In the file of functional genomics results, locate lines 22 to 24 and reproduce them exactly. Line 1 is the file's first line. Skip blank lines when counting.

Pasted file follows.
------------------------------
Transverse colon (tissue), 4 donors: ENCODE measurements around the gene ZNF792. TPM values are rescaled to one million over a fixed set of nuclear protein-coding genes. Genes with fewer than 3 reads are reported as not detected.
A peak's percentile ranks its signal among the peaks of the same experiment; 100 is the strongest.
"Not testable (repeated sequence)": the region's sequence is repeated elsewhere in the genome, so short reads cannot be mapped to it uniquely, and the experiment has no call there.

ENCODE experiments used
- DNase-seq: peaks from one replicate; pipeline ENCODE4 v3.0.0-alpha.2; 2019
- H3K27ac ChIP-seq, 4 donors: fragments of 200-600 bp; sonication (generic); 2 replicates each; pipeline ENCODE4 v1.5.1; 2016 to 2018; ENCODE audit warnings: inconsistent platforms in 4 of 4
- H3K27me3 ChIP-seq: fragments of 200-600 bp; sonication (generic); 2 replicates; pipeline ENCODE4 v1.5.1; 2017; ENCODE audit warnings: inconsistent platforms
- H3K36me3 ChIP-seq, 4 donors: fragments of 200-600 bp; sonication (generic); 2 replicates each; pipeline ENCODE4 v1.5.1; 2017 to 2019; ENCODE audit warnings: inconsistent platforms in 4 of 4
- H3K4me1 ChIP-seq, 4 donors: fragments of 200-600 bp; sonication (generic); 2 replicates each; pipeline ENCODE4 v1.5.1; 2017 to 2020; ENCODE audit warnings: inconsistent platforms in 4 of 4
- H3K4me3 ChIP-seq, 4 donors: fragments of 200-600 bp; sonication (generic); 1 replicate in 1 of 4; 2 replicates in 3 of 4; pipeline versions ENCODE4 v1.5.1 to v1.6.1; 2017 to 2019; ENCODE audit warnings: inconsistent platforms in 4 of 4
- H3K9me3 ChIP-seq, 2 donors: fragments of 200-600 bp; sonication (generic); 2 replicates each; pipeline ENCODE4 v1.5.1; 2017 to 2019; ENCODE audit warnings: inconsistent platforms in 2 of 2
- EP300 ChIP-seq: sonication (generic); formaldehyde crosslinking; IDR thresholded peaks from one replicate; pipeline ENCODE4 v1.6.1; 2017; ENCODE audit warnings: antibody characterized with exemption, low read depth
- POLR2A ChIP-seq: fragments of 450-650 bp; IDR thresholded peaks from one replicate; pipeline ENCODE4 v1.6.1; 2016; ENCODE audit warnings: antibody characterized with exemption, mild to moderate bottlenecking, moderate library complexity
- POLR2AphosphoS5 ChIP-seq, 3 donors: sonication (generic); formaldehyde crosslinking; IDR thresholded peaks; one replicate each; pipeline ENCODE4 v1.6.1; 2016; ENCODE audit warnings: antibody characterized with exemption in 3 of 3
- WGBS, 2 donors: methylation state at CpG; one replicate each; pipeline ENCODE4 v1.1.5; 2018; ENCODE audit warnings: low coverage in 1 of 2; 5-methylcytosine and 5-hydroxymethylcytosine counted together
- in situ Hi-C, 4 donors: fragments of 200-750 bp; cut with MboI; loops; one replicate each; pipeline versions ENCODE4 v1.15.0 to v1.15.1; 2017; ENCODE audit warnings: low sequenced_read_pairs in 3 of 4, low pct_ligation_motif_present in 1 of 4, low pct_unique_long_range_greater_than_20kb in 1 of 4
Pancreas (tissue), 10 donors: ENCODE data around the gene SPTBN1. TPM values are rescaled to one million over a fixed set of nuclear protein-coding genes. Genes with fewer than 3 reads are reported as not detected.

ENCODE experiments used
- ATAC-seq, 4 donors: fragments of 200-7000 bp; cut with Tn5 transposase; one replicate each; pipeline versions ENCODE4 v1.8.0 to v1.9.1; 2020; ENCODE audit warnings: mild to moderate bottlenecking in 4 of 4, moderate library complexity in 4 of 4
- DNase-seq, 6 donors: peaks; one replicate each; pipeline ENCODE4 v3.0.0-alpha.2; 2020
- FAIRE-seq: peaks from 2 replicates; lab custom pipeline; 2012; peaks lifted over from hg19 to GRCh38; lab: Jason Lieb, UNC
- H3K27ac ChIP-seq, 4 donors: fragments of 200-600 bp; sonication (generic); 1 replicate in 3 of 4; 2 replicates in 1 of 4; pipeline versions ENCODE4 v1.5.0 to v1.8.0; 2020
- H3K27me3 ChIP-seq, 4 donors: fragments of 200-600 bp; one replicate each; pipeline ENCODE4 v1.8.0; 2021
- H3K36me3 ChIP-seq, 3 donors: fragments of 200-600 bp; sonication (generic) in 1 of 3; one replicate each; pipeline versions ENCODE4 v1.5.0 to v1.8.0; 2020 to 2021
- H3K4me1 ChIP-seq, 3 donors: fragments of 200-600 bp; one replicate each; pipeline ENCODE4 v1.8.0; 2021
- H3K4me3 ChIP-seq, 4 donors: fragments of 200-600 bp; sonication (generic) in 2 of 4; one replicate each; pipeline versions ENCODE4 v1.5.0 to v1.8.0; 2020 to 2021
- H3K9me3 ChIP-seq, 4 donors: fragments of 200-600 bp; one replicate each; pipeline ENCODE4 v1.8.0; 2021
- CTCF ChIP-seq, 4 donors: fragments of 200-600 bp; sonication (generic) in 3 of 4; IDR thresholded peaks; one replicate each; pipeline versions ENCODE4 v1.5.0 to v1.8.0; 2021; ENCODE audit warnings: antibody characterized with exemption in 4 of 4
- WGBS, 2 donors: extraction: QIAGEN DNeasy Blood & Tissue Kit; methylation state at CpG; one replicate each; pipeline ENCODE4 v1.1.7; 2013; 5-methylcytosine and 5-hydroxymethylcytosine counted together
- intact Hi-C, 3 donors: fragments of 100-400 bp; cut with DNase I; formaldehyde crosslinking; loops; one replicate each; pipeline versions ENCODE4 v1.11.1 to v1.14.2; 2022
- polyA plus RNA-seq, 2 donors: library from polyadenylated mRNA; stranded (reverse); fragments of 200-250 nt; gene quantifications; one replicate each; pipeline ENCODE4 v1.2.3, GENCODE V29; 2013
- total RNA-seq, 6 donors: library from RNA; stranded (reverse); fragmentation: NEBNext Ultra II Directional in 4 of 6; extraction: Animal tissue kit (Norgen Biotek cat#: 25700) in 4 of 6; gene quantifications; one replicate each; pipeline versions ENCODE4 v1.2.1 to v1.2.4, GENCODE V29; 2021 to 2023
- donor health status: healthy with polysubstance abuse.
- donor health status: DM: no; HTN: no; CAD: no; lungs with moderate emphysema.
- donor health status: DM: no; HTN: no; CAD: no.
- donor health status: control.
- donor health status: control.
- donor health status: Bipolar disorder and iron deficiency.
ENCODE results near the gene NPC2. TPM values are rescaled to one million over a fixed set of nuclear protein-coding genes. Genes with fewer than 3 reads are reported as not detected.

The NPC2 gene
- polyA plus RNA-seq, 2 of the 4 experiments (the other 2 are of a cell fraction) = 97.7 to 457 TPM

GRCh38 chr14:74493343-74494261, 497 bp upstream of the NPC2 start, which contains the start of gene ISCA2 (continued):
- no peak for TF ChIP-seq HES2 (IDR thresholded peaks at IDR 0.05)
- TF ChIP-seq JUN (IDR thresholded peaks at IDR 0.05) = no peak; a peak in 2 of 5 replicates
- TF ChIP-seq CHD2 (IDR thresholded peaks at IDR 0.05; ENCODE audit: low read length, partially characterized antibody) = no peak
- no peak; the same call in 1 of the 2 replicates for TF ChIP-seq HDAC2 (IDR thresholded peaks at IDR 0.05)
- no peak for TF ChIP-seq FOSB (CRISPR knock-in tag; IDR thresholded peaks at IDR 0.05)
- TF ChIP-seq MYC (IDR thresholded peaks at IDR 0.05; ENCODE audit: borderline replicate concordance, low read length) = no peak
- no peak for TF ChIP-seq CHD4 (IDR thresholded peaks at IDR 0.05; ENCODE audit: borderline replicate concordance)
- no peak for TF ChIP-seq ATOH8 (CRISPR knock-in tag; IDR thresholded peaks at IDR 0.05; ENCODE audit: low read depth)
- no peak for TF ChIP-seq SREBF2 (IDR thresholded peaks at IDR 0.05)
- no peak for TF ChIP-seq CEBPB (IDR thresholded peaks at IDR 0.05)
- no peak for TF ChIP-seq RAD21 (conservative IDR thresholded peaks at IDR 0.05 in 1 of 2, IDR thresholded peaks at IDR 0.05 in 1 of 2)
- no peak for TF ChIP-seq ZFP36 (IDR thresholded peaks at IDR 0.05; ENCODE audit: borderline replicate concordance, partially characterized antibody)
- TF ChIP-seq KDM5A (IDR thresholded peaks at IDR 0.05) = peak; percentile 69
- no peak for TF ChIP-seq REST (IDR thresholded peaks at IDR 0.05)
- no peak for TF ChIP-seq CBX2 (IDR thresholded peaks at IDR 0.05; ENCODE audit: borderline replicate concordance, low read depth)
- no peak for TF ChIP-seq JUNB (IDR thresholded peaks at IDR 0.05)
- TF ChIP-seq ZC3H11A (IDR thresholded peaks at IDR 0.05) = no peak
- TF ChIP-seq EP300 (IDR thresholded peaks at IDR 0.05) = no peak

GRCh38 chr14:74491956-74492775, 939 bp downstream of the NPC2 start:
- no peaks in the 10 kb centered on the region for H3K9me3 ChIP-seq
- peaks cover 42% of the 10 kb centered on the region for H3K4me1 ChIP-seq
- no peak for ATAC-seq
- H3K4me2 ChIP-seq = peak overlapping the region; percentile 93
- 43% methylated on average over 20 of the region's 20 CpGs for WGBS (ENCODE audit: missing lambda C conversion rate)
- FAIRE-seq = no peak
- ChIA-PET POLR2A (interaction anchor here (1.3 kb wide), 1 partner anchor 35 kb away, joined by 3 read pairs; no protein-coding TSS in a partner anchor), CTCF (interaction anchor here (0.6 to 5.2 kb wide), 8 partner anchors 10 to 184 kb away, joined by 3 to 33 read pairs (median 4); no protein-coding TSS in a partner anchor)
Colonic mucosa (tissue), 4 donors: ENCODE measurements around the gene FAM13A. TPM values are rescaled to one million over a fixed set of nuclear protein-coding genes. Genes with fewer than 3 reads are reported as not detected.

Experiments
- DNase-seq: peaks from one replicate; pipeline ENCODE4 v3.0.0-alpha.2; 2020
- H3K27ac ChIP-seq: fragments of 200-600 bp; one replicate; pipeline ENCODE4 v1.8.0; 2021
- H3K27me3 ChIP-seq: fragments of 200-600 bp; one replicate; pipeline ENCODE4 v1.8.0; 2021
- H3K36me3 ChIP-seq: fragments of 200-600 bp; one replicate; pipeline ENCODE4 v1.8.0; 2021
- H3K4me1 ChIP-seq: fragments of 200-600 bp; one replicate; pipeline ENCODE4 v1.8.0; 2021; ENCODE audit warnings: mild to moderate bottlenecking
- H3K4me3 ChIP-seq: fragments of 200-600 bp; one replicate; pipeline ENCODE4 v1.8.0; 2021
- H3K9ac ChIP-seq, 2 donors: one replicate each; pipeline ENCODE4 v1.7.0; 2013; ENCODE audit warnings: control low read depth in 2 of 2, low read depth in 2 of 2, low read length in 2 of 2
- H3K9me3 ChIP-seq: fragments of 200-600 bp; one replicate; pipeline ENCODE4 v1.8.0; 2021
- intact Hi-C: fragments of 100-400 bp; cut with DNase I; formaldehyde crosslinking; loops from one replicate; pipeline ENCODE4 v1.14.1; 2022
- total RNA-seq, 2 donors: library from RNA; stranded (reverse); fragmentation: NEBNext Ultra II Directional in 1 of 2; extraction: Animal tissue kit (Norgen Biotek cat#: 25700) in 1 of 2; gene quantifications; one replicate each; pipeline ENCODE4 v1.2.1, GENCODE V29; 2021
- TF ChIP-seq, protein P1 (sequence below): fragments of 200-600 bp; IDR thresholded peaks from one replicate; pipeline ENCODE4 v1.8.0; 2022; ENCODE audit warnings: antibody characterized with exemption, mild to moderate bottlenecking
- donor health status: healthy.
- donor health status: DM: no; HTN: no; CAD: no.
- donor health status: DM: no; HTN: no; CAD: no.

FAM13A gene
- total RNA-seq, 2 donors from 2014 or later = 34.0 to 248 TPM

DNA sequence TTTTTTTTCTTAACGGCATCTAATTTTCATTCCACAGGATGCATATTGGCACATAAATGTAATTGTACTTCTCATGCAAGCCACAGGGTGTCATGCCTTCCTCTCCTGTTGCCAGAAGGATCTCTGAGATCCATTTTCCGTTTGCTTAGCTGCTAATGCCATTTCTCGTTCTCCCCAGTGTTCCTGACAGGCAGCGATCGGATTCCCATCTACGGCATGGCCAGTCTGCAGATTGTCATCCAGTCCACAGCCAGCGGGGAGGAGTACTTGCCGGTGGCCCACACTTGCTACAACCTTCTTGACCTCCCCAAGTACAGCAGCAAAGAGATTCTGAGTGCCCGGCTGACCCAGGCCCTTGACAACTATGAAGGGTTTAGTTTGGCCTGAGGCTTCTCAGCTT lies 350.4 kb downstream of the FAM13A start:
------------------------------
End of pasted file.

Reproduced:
- H3K27ac ChIP-seq, 4 donors: fragments of 200-600 bp; sonication (generic); 1 replicate in 3 of 4; 2 replicates in 1 of 4; pipeline versions ENCODE4 v1.5.0 to v1.8.0; 2020
- H3K27me3 ChIP-seq, 4 donors: fragments of 200-600 bp; one replicate each; pipeline ENCODE4 v1.8.0; 2021
- H3K36me3 ChIP-seq, 3 donors: fragments of 200-600 bp; sonication (generic) in 1 of 3; one replicate each; pipeline versions ENCODE4 v1.5.0 to v1.8.0; 2020 to 2021